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Direction of fundus and its related anatomy is a crucial factor for successful aneurysm clipping. In our study, fundus projection appears to be equally distributed in all directions [Table 5] and [Graph 5]. Intraoperative rupture of the aneurysm while dissecting the neck is one of the common hurdles faced by surgeons. Direction of the fundus is an important factor among many factors for rupture. We experienced the highest number of intraoperative ruptures in aneurysms which were pointing anterosuperiorly (five cases) because of difficulty in exposing the neck, leading to rupture [Table 6] and [Graph 6].
Table 5: Direction of fundus projection

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Table 6: Correlation between aneurysm projection and intraoperative rupture

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  Complications Top


Various post complications noted in post-operative period are tabulated in [Table 7]. Vasospasm was noted in four patients post-operatively, which was successfully managed in intensive care unit. Lacunar infarcts and other major infarcts were observed and are attributed to the usage of temporary clips. Cerebrospinal fluid (CSF) leak and anosmia are noted in patients undergoing interhemispheric approach. Hydrocephalus is noted in five patients who resolved spontaneously in three patients and two patients had to undergo CSF diversion procedures.
Table 7: Post-operative complication following microsurgical clipping of anterior communicating artery aneurysms

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  Discussion Top


ACOM aneurysms are the most common intracranial aneurysms accounting for up to 30% of all intracranial aneurysms and account for the most common ruptured aneurysms.[1],[2],[3] According to recent studies, ACOM aneurysms have a high risk of rupture irrespective of their size, and hence, active intervention is indicated even in small aneurysms.[4],[5] Among the thirty patients with ACOM aneurysms in our study, a high prevalence (33.3%) of ACOM aneurysms existed in the age range of 50–60 years. In a large series conducted by Zhang et al., a high prevalence of ACOM aneurysm was noted between 50 and 70 years.[6] The worldwide prevalence of cerebral aneurysms is estimated at 3.2%, with an overall gender ratio of 1:1 at the mean age of 50 years. After the age of 50 years, a female predominance of 2:1 is seen.[7] Our study also corresponds to international literature of female preponderance in the incidence of ACOM aneurysms with a female-to-male ratio of 3:2.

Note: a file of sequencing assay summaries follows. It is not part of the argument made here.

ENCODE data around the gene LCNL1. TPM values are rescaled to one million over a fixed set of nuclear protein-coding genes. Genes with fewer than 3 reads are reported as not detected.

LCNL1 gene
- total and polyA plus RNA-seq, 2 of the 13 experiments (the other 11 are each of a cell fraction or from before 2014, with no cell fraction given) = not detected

Cerebral vasospasm is the major cause of delayed ischaemia in patients with subarachnoid haemorrhage (SAH). The Fisher grading scale has been used to predict patients at risk of developing vasospasm. About 70% of the patients develop vasospasm radiologically and clinical vasospasm is seen in 30%–40% of the patients.[8],[9] The Fisher grading scale, first described in 1980, has been used to predict which SAH patients that are at risk of developing vasospasm. The grading scale developed by Fisher et al.[10] described the amount and distribution of subarachnoid blood seen on an initial CT. However, in our study, we could not establish any strong relationship between the incidence of vasospasm and Fisher grading, as suggested by many previous studies.

Multiple studies in the past with respect to predictors of outcome after aneurysmal SAH proved that WFNS grading at presentation is one of the most reliable prognosticating factors, and this held true in our study. The International Cooperative Study on the Timing of Aneurysm Surgery by Kassell et al. observed that WFNS grade had a direct correlation with the outcome of a SAH.[11] Chiang et al., on studying 56 consecutive patients for prediction of outcome in a SAH, found the patient's worst clinical grade to be most predictive of the outcome, especially when the patient is assessed using the WFNS scale or the Glasgow Coma Scale.[12]

The results of our study are also correlating with the available literature in terms of WFNS grading-dependent outcome measured by GOS at 6-month follow-up [Table 8] and [Graph 7].
Table 8: Correlation between World Federation of Neurosurgical Societies grading and Glasgow Outcome Scale assessed at 6-month follow-up

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Intra-operative rupture (IOR) of aneurysms, is the least desired and potentially lethal complication of neurosurgical treatment. Meticulous microdissection techniques, detailed planning of surgical stages and predicting possible incidents can lead to the reduction of mortality and morbidity. Intraoperative rupture of cerebral aneurysms is scarcely mentioned in literature.

The risk factors for intraoperative rupture are being studied extensively such asgender, age, day of surgery and direction of fundus, but none has been proven. The relationship between the localisation of aneurysm and the occurrence of IOR is not clearly defined. Sundt et al.[13] did not find a correlation between the location of aneurysm and IOR. For some aneurysms with special directions (superiorly projecting aneurysms), the anteroposterior relationship of bilateral A2 could affect the exposure of the aneurysm neck, the difficulty of operation, the resection rate of the gyrus rectus and the post-operative complications. Therefore, more research is needed to confirm the corresponding side selection, providing a very valuable idea for us to more elaborately study surgical strategies for ACOM aneurysm treatment.[14]